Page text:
During a heated debate in New London, CT, Republican Senate candidate Linda McMahon was confronted with her recent claim that Catholic-run hospitals should be allowed to deny emergency contraception to rape victims.
McMahon, who has been trying to convince her Democrat-heavy state that she is pro-choice, quickly reversed herself, claiming she was talking about a church being forced to administer the morning after pill, rather than a hospital:
MCMAHON: It was really an issue about a Catholic church being forced to offer those pills if the person came in in an emergency rape. That was my response to it. I absolutely think that we should avail women who come in with rape victims the opportunity to have those morning after pills or the treatment that they should get.
Though McMahon now claims she thought churches were being required to administer the morning after pill, the original question, asked repeatedly by the Hartford Courant editorial board, clearly referred to a hospital, where a rape victim is far more likely to seek help.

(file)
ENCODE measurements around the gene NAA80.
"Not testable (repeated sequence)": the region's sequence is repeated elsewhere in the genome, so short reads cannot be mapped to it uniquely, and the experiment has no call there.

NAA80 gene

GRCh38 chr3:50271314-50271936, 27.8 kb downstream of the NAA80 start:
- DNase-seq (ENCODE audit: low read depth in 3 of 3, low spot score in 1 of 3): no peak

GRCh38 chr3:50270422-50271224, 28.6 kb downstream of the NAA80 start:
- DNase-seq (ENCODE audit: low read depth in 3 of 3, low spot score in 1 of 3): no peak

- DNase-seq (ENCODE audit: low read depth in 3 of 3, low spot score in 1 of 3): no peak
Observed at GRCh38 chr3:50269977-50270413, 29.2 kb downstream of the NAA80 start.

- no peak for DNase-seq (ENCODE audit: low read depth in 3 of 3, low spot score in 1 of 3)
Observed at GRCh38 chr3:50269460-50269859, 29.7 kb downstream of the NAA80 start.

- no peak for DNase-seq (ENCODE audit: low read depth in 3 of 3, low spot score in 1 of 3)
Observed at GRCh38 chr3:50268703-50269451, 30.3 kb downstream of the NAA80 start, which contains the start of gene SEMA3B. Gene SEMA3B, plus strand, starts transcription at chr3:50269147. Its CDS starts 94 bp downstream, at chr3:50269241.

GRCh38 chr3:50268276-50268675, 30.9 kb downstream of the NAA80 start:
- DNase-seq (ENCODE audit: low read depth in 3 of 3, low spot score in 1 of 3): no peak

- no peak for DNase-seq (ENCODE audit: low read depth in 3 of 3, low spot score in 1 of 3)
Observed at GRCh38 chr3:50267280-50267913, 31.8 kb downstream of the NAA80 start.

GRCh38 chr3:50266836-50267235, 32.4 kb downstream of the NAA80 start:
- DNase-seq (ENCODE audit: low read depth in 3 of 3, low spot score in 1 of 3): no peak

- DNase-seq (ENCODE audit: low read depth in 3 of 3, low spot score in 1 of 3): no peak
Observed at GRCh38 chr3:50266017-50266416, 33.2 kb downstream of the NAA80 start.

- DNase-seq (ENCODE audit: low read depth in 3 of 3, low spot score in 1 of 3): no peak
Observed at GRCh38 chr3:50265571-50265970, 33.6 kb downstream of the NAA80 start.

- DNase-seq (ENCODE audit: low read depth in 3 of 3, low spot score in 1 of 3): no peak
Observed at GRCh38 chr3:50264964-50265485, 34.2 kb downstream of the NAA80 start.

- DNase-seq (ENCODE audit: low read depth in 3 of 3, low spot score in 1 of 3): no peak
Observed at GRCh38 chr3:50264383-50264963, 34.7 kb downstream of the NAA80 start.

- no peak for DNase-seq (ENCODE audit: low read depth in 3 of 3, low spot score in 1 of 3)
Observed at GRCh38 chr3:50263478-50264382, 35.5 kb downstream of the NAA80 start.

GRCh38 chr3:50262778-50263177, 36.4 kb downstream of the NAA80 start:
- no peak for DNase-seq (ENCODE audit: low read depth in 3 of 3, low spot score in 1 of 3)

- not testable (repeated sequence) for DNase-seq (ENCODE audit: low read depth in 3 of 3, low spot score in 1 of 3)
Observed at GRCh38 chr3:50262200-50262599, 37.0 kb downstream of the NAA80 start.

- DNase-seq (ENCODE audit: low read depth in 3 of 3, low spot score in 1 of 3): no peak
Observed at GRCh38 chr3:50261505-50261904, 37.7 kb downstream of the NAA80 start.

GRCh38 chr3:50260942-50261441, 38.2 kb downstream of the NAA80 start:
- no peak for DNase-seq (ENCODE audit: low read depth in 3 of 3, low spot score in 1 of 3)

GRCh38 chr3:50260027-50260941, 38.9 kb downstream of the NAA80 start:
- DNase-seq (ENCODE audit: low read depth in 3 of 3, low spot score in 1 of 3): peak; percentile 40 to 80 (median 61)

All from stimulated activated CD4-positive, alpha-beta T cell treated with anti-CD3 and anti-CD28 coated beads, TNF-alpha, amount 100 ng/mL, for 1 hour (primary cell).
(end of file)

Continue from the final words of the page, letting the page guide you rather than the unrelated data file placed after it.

Connecticut passed a law in 2007 requiring all hospitals to provide emergency contraception to rape victims. Catholic hospitals in the state now do a pregnancy test before administering Plan B pills. The Hartford Courant reported at the time that the bishops did not believe Plan B amounted to an abortion even if the woman was ovulating, saying, “To administer Plan B pills without an ovulation test is not an intrinsically evil act.'”
McMahon, however, says she would have voted for the Blunt Amendment, which would have allowed any employer to refuse any kind of health care on moral grounds.